Cryosurgery has provided a novel therapeutic approach to the treatment of benign and malignant tumors, especially unresectable tumors[13
]. A number of clinical trials have been published using this modality for the treatment of liver cancer, prostate cancer, kidney tumors, and breast cancer, with encouraging results[14,15
There are few reports on the use of cryosurgery for the treatment of pancreatic cancer. Kovach[16
] reported 9 patients with unresectable pancreatic cancer who received a total of 10 sessions of intraoperative cryosurgery under ultrasound guidance. There was no cryosurgery-related mortality and no post-cryosurgery pancreatic fistulae or pancreatitis. Following treatment, patients experienced alleviation of pain and reduction in the use of analgesic agents. All patients were able to take normal diet at the time of discharge from the hospital. Patiutko[17
] treated 30 patients with locally advanced pancreatic cancer with a combination of cryosurgery and radiation. All patients had effective control of pain, reduction in CA19-9, improvement of performance, and increase in the survival rate. Korpan[18
] summarized the experience of cryosurgery for pancreatic cancer, and concluded that most patients obtained good results with this therapeutic modality.
The effectiveness of cryosurgery is dependent upon complete cryoablation to all the targeted tissue. Tumor persistence or recurrence at the site of cryoablation is often the result of incomplete destruction. Temperatures lower than -40°C are believed to be necessary for tumor ablation. Ice-balls targeted lesions are thus necessary for complete destruction of the tumor, because the outer several millimeters of the iceball circumference are at nonlethal temperatures. The 1-cm ice-ball extension beyond the tumor borders is required for adequate ablation[19,20
]. However, because the pancreatic volume is relatively small, cancer often involves most of the gland, and over-freezing increases the risk of complications, it is often difficult to ensure the “1 cm safe border”. Therefore, we decided to use the combination of cryosurgery with 125
iodine seed implantation for the treatment of the pancreatic cancer. 125
Iodine with a half-life of 59 d provides γ radiation for a short distance, resulting in the death of the targeted cells. Brachytherapy using 125
iodine seed implantation has been successfully used for the treatment of prostate cancer and metastatic or recurrent cancer[21–24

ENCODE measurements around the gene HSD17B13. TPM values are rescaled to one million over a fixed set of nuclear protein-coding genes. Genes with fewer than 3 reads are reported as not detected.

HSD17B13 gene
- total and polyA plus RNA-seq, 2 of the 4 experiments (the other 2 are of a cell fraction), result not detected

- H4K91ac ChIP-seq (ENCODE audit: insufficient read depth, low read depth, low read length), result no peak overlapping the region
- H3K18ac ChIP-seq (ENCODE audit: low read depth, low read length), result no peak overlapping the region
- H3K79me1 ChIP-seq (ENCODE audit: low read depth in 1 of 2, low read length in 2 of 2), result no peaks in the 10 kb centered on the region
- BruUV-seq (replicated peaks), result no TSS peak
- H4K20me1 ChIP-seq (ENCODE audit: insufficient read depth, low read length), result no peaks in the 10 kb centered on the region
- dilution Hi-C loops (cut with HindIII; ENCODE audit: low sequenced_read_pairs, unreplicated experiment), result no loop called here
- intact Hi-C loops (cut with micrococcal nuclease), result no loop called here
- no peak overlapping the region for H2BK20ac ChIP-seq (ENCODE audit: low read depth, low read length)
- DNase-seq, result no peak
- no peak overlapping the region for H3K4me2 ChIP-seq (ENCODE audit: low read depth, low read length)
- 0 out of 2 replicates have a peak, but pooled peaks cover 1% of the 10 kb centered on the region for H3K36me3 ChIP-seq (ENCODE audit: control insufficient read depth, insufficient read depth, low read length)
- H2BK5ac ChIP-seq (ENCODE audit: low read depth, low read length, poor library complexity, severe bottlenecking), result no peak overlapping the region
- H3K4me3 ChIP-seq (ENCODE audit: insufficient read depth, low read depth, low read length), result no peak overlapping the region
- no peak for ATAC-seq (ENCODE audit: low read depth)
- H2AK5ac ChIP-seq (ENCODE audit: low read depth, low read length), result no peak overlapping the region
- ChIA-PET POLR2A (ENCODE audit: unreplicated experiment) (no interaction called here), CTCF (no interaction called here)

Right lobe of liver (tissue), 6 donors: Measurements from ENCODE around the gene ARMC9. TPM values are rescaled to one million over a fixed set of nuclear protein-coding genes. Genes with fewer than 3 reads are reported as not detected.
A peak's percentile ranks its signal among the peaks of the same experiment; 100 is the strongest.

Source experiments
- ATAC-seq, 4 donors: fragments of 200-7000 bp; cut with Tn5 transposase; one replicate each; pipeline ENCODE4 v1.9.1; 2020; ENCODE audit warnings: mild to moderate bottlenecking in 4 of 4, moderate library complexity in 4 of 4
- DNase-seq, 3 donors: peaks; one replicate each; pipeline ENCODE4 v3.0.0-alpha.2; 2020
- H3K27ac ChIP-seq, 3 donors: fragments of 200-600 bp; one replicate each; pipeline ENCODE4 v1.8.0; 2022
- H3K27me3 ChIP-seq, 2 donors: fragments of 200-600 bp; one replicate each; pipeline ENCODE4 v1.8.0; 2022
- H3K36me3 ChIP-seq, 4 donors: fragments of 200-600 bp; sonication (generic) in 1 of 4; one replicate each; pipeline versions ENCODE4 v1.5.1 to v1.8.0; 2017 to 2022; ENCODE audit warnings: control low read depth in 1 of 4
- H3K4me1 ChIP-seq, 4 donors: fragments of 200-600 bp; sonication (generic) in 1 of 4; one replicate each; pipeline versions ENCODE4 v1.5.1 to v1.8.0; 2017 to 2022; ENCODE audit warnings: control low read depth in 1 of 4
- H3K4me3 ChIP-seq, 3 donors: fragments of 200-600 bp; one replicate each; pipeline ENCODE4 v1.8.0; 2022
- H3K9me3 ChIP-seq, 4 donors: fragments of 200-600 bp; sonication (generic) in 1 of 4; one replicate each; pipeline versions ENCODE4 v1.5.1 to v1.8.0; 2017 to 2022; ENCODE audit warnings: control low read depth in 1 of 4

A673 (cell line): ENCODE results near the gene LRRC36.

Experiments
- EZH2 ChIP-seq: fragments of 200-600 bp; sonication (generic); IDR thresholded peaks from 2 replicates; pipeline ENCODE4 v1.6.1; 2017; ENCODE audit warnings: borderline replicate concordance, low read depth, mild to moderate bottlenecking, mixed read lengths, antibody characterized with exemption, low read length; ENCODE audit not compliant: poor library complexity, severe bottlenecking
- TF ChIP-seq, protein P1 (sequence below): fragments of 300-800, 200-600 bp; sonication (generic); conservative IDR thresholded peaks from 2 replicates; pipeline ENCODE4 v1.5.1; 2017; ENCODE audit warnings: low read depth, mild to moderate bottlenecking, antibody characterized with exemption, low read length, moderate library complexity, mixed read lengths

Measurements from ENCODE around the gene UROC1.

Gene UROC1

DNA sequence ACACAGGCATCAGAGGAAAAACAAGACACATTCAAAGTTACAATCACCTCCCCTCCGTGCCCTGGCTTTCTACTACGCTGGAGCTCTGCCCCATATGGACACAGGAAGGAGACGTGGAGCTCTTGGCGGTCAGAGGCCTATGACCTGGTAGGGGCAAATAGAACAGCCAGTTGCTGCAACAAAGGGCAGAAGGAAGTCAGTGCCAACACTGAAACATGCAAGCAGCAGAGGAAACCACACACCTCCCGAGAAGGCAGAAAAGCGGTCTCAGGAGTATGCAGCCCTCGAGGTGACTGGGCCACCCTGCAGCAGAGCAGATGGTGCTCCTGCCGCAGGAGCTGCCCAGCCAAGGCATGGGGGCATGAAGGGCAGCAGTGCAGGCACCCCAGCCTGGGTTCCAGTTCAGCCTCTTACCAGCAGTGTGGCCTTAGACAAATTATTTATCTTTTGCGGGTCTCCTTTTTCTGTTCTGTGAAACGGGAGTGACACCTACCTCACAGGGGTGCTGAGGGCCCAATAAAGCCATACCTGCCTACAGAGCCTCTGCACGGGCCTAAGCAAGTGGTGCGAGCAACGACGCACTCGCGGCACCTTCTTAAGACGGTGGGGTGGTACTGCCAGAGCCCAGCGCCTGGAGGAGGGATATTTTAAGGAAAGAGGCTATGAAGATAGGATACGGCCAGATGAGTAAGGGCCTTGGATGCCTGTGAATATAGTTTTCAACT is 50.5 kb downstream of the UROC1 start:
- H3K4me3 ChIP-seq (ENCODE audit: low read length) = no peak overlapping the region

]. As a result, the use of 125
iodine seed implantation is likely to be complementary to cryosurgery .
In the present study, 49 patients with locally advanced pancreatic cancer were treated with a combination of cryosurgery and 125iodine seed implantation. Thirteen patients underwent intraoperative cryosurgery and 36 patients percutaneous cryosurgery under ultrasound and CT guidance. The tumors showed different degrees of necrosis, and the CR, PR and SD were 20.4%, 38.8% and 30.6%, respectively, and only 10.2% demonstrated PD. During the median follow-up of 18 mo (5-40 mo), the median survival was 16.2 mo, of whom 26 patients (53.1%) survived 12 mo or more. The 6-, 12-, 24- and 36-mo survival rates were 94.9%, 63.1%, 22.8% and 9.5%, respectively.
Currently, the conventional therapies for locally advanced pancreatic cancer are chemotherapy and radiotherapy. Previous reports showed a median survival of 6-10 mo in patients with locally advanced disease treated with 5-FU-based chemoradiation. Patients with metastatic disease had a shorter survival (3-6 mo)[1
]. A recently described combination regimen that is under investigation consists of gemcitabine, 5-FU, cisplatin, capecitabine and/or radiation[25–34
]. These combination therapies produced a median progression-free survival ranging from 3-10 mo, and median survival of 7-16 mo, the objective response rate of the tumors was 22%-40%, and 1-year survival was 20%-78% (less than 60% in most reports) (Table ). The results in our series were similar to those reported previously. However, it is important to note that in this series there were 8 cases who survived for 24 mo or more. The patient with the longest survival is living for 40 mo, with no evidence of recurrence. The findings indicate that combination of cryosurgery and 125